xt7n028pg91x https://exploreuk.uky.edu/dips/xt7n028pg91x/data/mets.xml Iowa United States. Work Projects Administration. Lowe, Robert C. (Robert Chapin), 1907- Sherfey, Helen R. 1936 13 p.; 27 cm UK holds archival copy for ASERL Collaborative Federal Depository Library Program libraries and the Federal Information Preservation Network. Call number Y 3. W 89/2:36/Io 9 books English Washington DC: Works Progress Administration This digital resource may be freely searched and displayed in accordance with U. S. copyright laws. Iowa Works Progress Administration Publications Public welfare -- Law and legislation -- Iowa Social workers -- Legal status, laws, etc. -- Iowa Constitutional law -- Iowa Analysis of Constitutional Provisions Affecting Public Welfare in the State of Iowa text Analysis of Constitutional Provisions Affecting Public Welfare in the State of Iowa 1936 1936 2019 true xt7n028pg91x section xt7n028pg91x , .~ IIIIIgIIIIflrIl/IIIIIIIIIIIIIJIIHIII ;
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This bulletin is one of a series presenting
State constitutional provisions affecting public wel-
fare, prepared to supplement the State by State di-
gests of public welfare laws so as to provide in ab-
stract form the basis for the public welfare services
of the several States. '

The provisions quoted are those concerned
directly with public welfare administration and such
others as may substantially affect a public welfare
program, even though only indirectly related. It
would be impossible to consider within the lindts of
this study every remotely connected constitutional
provision. The indirectly related provisions in-
cluded, therefore, have been restricted to those con-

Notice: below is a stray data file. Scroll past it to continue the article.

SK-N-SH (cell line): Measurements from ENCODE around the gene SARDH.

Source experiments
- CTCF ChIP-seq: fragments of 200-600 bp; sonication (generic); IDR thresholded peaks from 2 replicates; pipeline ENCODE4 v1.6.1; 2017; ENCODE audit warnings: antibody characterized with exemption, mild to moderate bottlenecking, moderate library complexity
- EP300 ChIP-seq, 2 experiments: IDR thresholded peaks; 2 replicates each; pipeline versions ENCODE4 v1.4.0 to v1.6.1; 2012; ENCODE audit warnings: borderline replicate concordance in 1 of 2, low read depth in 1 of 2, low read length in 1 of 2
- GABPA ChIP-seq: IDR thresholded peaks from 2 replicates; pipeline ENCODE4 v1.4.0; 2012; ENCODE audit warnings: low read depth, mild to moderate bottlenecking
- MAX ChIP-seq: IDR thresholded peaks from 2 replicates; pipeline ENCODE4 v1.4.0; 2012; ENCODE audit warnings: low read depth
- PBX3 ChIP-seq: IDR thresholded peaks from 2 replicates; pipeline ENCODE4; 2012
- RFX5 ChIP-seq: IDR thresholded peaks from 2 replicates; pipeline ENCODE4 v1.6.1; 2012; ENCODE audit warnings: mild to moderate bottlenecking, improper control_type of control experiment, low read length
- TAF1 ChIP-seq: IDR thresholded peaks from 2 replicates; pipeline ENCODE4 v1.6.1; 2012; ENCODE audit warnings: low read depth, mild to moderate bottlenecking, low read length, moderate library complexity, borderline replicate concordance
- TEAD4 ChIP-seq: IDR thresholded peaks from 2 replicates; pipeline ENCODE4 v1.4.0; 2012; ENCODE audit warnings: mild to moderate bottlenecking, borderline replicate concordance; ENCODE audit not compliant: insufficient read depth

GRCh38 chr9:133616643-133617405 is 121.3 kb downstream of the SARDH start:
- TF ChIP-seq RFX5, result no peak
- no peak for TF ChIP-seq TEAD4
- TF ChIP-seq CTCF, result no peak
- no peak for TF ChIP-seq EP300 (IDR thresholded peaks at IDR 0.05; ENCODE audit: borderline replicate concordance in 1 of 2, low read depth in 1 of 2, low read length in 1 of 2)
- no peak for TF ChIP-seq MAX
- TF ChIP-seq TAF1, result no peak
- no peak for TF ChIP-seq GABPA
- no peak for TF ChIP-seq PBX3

cerning finance, legislation, and the methods of con-

. stitutional amendment .

v An attempt has been made, by a careful se-
lection of the most recent cases decided by the high-
est courts of the States, to indicate wherever possi—
ble how these provisions have been construed. These
cases are included in footnotes appended to the con-
stitutional provisions shown.

It is hoped that these abstracts will be ’
useful to those interested in public welfare ques-
tions in indicating how State and local public wel-
fare administration may be affected by constitutional
powers and limitations.


Incidence of Responsibility for Welfare Program 1
Financial Powers and Limitations

Taxation and Assessments 1

Exemptions 3

Borrowing and Use of Credit 3

. Other Income ’7

Appropriations and Expenditures 8
Provisions Affecting Legislation 9 '
Constitutional Amendment or Revision 12

 Iowa 1.
I. Incidence of Responsibility for Welfare Program
No provision.
See page 8, footnote 26.
II. Financial Powers and Limitations
A. Taxation and Assessments
(1) State
(a) The General Assembly shall not pass local or
special 2/ laws in the following cases: . . . For the assessment and
collection of taxes for State, county, or road purposes; . . . In
all the cases above enumerated, and in all other cases where a general
law can be made applicable, all laws shall be general, and of uniform
operation throughout the State. 5/
(b) All laws of a general nature shall have a uniform